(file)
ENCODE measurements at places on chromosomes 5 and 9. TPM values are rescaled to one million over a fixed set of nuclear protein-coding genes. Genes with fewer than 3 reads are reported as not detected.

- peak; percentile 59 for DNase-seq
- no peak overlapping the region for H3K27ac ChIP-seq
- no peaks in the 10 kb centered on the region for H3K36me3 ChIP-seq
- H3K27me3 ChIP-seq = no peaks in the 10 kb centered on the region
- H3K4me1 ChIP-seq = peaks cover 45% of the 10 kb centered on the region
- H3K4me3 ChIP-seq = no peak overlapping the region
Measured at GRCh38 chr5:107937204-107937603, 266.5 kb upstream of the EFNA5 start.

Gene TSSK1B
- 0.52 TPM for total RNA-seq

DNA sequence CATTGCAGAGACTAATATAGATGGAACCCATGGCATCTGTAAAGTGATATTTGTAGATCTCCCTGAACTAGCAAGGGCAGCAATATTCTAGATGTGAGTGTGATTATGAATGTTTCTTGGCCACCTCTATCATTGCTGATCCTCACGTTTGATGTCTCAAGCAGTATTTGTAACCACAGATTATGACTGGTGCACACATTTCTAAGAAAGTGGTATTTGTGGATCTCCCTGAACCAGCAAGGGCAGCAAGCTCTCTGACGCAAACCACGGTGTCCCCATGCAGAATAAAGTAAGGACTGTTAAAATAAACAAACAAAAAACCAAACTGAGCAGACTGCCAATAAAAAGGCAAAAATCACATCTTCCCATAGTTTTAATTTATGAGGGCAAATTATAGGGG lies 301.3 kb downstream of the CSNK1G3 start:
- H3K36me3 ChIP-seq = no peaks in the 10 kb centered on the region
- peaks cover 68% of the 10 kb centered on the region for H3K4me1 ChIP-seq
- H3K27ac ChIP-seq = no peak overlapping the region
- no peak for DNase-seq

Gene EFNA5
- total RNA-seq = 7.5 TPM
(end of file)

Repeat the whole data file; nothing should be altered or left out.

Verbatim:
ENCODE measurements at places on chromosomes 5 and 9. TPM values are rescaled to one million over a fixed set of nuclear protein-coding genes. Genes with fewer than 3 reads are reported as not detected.

- peak; percentile 59 for DNase-seq
- no peak overlapping the region for H3K27ac ChIP-seq
- no peaks in the 10 kb centered on the region for H3K36me3 ChIP-seq
- H3K27me3 ChIP-seq = no peaks in the 10 kb centered on the region
- H3K4me1 ChIP-seq = peaks cover 45% of the 10 kb centered on the region
- H3K4me3 ChIP-seq = no peak overlapping the region
Measured at GRCh38 chr5:107937204-107937603, 266.5 kb upstream of the EFNA5 start.

Gene TSSK1B
- 0.52 TPM for total RNA-seq

DNA sequence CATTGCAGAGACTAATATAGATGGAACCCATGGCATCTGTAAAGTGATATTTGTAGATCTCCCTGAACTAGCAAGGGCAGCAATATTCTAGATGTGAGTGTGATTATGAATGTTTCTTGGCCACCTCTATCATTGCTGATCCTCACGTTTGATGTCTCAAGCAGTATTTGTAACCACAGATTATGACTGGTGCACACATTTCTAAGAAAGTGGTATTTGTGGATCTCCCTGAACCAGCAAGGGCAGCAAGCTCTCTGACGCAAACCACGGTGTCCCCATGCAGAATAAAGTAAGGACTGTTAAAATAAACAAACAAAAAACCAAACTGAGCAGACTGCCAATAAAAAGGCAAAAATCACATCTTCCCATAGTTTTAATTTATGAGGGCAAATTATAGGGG lies 301.3 kb downstream of the CSNK1G3 start:
- H3K36me3 ChIP-seq = no peaks in the 10 kb centered on the region
- peaks cover 68% of the 10 kb centered on the region for H3K4me1 ChIP-seq
- H3K27ac ChIP-seq = no peak overlapping the region
- no peak for DNase-seq

Gene EFNA5
- total RNA-seq = 7.5 TPM